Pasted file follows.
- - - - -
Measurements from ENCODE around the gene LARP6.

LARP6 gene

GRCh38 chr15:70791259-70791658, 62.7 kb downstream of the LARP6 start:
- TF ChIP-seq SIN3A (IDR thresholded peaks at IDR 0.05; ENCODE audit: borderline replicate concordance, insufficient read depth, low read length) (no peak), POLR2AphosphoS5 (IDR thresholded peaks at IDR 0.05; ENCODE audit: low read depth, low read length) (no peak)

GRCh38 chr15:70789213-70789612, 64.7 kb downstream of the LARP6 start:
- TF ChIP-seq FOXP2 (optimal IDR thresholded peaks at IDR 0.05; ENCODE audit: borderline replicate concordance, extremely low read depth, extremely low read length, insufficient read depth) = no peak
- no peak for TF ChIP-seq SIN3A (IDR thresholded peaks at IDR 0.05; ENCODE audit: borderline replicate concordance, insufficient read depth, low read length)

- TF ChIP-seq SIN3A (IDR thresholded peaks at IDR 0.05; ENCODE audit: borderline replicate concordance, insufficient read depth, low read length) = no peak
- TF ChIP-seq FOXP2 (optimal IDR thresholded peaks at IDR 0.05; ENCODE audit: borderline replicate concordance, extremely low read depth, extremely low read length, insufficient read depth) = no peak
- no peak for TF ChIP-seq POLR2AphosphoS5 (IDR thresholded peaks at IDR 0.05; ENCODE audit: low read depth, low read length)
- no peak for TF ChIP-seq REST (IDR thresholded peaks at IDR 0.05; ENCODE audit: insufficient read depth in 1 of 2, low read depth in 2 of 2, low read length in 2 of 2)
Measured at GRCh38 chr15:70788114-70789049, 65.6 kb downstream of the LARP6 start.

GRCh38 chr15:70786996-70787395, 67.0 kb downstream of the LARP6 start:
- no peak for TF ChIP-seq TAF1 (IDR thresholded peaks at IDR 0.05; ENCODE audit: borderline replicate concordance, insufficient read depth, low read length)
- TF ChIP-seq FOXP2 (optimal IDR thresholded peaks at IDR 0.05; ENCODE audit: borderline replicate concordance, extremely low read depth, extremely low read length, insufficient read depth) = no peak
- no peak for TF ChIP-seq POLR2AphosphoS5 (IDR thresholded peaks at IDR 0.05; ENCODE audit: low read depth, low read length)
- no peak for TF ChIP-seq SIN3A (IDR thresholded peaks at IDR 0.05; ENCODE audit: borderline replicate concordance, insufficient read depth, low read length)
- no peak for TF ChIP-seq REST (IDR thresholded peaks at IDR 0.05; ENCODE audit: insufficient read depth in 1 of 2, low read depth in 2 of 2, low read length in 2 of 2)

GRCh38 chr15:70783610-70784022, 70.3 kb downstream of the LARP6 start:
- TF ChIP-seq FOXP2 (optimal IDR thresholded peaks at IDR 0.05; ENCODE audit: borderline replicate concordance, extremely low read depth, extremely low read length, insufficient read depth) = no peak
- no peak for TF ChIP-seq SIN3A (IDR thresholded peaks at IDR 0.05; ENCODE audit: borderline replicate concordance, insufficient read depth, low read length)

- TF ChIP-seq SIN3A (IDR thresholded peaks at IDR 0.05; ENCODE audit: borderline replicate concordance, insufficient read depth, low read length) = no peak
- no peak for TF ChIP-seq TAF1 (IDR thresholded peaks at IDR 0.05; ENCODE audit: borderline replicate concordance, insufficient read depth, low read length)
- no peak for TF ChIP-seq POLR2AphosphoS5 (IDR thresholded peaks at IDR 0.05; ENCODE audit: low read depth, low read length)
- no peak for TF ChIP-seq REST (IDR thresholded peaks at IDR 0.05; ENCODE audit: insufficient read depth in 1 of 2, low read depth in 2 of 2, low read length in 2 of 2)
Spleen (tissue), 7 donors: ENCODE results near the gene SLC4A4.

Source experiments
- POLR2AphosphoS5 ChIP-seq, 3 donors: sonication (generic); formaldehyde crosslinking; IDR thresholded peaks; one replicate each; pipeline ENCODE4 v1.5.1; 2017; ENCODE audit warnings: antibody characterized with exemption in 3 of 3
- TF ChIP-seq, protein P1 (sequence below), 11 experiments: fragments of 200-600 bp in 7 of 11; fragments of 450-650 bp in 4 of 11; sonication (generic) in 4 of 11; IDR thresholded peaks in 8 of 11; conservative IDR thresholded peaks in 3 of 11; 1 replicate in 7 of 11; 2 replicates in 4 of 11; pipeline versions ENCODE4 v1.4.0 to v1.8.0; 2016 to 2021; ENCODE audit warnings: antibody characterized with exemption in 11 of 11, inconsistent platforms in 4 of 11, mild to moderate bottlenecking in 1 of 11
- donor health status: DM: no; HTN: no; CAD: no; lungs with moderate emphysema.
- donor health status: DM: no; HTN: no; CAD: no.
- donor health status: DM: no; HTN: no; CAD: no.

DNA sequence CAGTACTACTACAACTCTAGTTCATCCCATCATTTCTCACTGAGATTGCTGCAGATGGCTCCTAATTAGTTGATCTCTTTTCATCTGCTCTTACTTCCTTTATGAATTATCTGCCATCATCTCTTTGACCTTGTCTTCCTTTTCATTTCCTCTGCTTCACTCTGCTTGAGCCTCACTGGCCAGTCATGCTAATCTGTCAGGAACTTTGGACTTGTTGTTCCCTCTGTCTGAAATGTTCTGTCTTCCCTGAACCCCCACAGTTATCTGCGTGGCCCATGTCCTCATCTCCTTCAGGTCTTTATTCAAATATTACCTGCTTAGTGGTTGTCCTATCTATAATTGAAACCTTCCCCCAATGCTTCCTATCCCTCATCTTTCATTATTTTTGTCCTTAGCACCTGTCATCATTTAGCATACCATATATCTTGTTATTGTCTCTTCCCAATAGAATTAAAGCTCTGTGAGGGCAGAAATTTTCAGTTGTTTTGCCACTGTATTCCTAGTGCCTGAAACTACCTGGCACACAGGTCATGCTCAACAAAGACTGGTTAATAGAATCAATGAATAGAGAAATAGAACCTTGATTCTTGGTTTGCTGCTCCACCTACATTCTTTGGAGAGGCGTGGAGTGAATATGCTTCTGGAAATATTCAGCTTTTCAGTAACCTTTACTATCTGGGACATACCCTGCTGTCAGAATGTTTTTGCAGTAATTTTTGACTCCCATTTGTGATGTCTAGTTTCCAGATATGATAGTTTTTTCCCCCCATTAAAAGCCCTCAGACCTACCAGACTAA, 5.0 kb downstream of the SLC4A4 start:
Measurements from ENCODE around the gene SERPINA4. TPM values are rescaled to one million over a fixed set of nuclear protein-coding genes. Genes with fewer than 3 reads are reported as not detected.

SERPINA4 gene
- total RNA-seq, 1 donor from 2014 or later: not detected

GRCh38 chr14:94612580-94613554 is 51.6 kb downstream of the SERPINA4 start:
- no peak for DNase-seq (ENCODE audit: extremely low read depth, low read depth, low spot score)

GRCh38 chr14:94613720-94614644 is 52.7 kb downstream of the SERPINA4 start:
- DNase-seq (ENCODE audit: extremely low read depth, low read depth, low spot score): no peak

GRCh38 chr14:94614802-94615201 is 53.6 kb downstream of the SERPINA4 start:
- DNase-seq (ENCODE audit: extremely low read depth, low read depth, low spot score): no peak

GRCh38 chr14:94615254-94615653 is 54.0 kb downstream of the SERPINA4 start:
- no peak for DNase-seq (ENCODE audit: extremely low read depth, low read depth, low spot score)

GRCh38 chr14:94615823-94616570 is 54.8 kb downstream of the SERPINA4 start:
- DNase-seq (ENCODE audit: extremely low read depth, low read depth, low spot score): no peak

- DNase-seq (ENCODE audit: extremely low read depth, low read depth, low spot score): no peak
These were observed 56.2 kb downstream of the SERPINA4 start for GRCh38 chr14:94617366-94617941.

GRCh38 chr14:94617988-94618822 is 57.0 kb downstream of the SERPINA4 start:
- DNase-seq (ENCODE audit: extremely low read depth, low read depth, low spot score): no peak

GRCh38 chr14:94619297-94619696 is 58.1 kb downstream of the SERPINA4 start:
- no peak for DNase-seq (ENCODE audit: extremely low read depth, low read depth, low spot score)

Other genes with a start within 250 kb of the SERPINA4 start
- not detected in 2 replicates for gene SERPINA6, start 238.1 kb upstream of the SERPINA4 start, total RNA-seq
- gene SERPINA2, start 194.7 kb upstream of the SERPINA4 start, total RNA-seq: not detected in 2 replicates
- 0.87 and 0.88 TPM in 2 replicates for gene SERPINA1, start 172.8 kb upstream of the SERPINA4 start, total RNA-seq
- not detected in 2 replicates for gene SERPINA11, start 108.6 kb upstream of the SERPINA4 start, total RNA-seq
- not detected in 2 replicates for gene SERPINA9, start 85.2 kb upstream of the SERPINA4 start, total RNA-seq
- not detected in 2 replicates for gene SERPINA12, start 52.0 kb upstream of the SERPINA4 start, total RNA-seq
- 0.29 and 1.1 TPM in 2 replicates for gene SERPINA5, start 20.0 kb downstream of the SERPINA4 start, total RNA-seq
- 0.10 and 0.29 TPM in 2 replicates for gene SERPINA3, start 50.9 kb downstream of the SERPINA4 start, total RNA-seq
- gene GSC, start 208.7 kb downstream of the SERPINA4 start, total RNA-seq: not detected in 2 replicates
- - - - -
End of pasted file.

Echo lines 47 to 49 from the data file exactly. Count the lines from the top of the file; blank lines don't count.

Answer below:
- DNase-seq (ENCODE audit: extremely low read depth, low read depth, low spot score): no peak
These were observed 56.2 kb downstream of the SERPINA4 start for GRCh38 chr14:94617366-94617941.

GRCh38 chr14:94617988-94618822 is 57.0 kb downstream of the SERPINA4 start: